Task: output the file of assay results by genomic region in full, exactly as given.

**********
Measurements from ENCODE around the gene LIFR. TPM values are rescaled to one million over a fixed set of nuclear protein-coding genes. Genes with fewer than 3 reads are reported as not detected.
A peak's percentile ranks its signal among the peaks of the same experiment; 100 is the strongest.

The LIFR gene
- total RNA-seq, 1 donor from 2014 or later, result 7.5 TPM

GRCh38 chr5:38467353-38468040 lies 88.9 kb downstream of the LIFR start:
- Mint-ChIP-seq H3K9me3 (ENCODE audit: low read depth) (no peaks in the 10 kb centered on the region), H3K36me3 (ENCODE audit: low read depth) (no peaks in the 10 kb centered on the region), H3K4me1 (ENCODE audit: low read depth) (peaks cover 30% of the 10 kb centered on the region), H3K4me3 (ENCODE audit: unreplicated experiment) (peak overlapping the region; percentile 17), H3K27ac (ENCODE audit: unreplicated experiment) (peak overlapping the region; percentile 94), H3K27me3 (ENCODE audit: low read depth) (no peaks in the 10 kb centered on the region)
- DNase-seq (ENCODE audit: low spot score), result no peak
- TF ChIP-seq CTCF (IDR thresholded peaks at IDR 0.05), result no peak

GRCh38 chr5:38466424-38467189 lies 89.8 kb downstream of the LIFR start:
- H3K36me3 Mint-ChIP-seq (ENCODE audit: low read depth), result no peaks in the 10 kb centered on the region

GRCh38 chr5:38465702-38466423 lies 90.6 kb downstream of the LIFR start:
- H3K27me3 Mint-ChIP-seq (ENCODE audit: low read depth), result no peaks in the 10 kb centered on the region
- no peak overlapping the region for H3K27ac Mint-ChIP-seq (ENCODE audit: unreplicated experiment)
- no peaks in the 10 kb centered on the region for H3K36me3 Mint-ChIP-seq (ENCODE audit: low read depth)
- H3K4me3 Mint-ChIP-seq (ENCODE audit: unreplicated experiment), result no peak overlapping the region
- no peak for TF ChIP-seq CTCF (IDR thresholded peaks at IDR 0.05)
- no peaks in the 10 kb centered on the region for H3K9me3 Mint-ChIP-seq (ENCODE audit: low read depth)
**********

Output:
Measurements from ENCODE around the gene LIFR. TPM values are rescaled to one million over a fixed set of nuclear protein-coding genes. Genes with fewer than 3 reads are reported as not detected.
A peak's percentile ranks its signal among the peaks of the same experiment; 100 is the strongest.

The LIFR gene
- total RNA-seq, 1 donor from 2014 or later, result 7.5 TPM

GRCh38 chr5:38467353-38468040 lies 88.9 kb downstream of the LIFR start:
- Mint-ChIP-seq H3K9me3 (ENCODE audit: low read depth) (no peaks in the 10 kb centered on the region), H3K36me3 (ENCODE audit: low read depth) (no peaks in the 10 kb centered on the region), H3K4me1 (ENCODE audit: low read depth) (peaks cover 30% of the 10 kb centered on the region), H3K4me3 (ENCODE audit: unreplicated experiment) (peak overlapping the region; percentile 17), H3K27ac (ENCODE audit: unreplicated experiment) (peak overlapping the region; percentile 94), H3K27me3 (ENCODE audit: low read depth) (no peaks in the 10 kb centered on the region)
- DNase-seq (ENCODE audit: low spot score), result no peak
- TF ChIP-seq CTCF (IDR thresholded peaks at IDR 0.05), result no peak

GRCh38 chr5:38466424-38467189 lies 89.8 kb downstream of the LIFR start:
- H3K36me3 Mint-ChIP-seq (ENCODE audit: low read depth), result no peaks in the 10 kb centered on the region

GRCh38 chr5:38465702-38466423 lies 90.6 kb downstream of the LIFR start:
- H3K27me3 Mint-ChIP-seq (ENCODE audit: low read depth), result no peaks in the 10 kb centered on the region
- no peak overlapping the region for H3K27ac Mint-ChIP-seq (ENCODE audit: unreplicated experiment)
- no peaks in the 10 kb centered on the region for H3K36me3 Mint-ChIP-seq (ENCODE audit: low read depth)
- H3K4me3 Mint-ChIP-seq (ENCODE audit: unreplicated experiment), result no peak overlapping the region
- no peak for TF ChIP-seq CTCF (IDR thresholded peaks at IDR 0.05)
- no peaks in the 10 kb centered on the region for H3K9me3 Mint-ChIP-seq (ENCODE audit: low read depth)